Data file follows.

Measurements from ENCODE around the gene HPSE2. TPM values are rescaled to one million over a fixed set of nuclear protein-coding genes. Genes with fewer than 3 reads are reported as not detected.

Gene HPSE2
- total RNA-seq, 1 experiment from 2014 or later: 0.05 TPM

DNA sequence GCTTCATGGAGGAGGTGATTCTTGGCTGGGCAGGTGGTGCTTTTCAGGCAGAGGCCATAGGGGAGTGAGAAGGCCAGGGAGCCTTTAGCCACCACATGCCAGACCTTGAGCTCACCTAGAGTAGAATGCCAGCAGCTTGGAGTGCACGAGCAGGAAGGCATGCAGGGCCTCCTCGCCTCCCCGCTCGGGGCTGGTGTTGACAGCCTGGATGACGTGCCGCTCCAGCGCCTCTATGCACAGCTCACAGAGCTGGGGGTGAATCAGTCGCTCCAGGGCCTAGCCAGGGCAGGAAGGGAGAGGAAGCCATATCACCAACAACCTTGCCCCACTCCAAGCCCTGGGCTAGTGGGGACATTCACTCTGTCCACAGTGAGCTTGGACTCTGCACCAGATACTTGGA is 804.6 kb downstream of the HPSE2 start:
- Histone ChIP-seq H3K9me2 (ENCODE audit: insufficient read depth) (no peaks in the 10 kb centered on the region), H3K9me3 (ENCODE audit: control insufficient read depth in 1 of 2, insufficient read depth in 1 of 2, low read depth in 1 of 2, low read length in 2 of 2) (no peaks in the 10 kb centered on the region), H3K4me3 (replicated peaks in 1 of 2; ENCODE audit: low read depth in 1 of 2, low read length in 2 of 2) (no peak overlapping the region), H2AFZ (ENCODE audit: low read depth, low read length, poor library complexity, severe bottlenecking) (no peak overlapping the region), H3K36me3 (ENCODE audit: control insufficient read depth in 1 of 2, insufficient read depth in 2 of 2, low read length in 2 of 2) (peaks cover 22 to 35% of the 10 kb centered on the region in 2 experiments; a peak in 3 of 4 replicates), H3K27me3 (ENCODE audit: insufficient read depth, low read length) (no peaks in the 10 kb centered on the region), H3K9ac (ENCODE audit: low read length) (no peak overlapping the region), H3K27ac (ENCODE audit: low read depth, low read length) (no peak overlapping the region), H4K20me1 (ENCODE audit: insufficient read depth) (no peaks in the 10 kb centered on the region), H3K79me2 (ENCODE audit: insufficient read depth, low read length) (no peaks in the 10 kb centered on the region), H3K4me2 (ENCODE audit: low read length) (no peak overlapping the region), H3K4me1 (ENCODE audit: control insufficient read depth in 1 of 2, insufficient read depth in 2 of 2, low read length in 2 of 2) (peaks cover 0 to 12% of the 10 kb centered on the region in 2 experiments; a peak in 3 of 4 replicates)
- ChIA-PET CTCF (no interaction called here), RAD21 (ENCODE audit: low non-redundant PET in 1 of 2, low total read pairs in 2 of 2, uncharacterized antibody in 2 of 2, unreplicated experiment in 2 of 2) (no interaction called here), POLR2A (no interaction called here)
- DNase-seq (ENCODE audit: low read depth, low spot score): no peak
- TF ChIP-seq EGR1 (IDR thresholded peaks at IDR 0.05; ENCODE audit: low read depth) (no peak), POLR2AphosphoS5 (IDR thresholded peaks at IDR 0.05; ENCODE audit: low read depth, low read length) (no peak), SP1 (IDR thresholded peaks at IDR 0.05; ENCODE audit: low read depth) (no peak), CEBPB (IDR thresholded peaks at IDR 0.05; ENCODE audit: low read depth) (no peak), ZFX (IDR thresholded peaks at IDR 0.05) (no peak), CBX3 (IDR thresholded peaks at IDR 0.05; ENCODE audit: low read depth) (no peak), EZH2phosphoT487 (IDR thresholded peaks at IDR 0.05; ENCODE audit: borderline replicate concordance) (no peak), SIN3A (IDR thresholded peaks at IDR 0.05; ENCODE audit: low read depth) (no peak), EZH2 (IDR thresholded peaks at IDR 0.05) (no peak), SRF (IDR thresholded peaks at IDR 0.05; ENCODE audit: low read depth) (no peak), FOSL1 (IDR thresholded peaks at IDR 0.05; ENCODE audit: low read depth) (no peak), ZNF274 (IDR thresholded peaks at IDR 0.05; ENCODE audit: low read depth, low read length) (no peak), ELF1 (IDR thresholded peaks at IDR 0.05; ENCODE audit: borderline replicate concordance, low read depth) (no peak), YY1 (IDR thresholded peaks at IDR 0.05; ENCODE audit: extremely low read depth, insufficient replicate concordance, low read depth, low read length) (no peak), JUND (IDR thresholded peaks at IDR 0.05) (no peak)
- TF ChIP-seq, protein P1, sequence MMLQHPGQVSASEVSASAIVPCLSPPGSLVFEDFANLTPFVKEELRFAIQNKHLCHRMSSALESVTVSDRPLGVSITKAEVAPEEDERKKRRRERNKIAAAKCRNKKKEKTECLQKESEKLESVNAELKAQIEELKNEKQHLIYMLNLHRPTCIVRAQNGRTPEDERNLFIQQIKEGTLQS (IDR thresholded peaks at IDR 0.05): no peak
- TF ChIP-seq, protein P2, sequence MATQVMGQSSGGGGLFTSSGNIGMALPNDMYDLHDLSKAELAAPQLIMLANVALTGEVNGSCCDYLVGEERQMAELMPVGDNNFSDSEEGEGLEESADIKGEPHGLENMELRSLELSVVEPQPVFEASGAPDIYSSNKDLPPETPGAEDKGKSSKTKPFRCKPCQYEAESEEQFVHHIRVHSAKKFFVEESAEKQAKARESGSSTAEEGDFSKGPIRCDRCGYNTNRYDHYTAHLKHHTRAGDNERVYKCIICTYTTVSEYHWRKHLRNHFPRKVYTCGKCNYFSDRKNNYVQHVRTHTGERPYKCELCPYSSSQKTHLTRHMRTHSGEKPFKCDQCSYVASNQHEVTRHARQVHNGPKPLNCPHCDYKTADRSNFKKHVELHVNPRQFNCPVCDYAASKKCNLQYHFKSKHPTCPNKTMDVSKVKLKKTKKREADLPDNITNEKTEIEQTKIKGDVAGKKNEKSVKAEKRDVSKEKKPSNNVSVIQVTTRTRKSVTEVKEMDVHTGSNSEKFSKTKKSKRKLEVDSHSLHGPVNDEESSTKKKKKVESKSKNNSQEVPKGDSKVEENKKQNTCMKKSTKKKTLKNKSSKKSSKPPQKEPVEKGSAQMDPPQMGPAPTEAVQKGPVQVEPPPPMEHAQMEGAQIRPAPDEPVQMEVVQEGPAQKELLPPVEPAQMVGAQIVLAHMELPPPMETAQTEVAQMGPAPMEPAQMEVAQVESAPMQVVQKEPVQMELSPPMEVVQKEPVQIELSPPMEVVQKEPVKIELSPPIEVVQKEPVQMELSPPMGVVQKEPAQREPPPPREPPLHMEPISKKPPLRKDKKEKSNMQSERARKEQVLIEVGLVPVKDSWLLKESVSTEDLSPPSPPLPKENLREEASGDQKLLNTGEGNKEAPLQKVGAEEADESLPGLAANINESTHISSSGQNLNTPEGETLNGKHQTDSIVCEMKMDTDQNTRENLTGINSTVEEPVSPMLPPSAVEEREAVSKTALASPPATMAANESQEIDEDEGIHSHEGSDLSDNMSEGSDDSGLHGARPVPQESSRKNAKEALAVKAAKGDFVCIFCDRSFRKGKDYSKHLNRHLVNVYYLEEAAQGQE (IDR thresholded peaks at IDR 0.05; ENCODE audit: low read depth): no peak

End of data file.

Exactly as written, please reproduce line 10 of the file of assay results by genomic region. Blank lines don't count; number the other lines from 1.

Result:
- TF ChIP-seq, protein P2, sequence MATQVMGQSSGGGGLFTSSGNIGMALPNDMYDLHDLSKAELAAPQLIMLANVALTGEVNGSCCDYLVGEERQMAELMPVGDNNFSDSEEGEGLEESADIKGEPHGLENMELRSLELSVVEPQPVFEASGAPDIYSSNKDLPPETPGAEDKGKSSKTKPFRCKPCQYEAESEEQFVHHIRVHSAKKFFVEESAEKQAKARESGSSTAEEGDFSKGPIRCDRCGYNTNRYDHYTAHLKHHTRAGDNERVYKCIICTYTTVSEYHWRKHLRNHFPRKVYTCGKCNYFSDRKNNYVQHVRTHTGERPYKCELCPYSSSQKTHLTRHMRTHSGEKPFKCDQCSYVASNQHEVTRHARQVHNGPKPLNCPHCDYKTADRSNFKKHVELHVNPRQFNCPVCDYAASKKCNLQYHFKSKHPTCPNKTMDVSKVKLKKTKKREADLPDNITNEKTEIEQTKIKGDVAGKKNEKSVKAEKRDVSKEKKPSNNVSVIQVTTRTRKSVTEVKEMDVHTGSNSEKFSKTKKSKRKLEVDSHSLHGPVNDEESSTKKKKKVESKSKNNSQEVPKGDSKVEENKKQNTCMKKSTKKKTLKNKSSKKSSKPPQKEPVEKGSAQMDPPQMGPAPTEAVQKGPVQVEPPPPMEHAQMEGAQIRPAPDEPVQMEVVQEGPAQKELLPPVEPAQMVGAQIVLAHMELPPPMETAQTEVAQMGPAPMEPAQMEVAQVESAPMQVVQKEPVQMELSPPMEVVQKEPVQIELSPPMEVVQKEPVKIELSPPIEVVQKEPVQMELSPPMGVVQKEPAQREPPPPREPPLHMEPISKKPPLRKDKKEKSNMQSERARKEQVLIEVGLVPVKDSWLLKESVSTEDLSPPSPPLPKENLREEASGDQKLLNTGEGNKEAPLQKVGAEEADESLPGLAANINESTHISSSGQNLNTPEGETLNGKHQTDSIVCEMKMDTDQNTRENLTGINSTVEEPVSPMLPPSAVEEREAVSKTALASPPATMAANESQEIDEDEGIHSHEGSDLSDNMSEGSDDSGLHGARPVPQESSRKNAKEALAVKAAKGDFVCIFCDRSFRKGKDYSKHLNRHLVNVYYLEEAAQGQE (IDR thresholded peaks at IDR 0.05; ENCODE audit: low read depth): no peak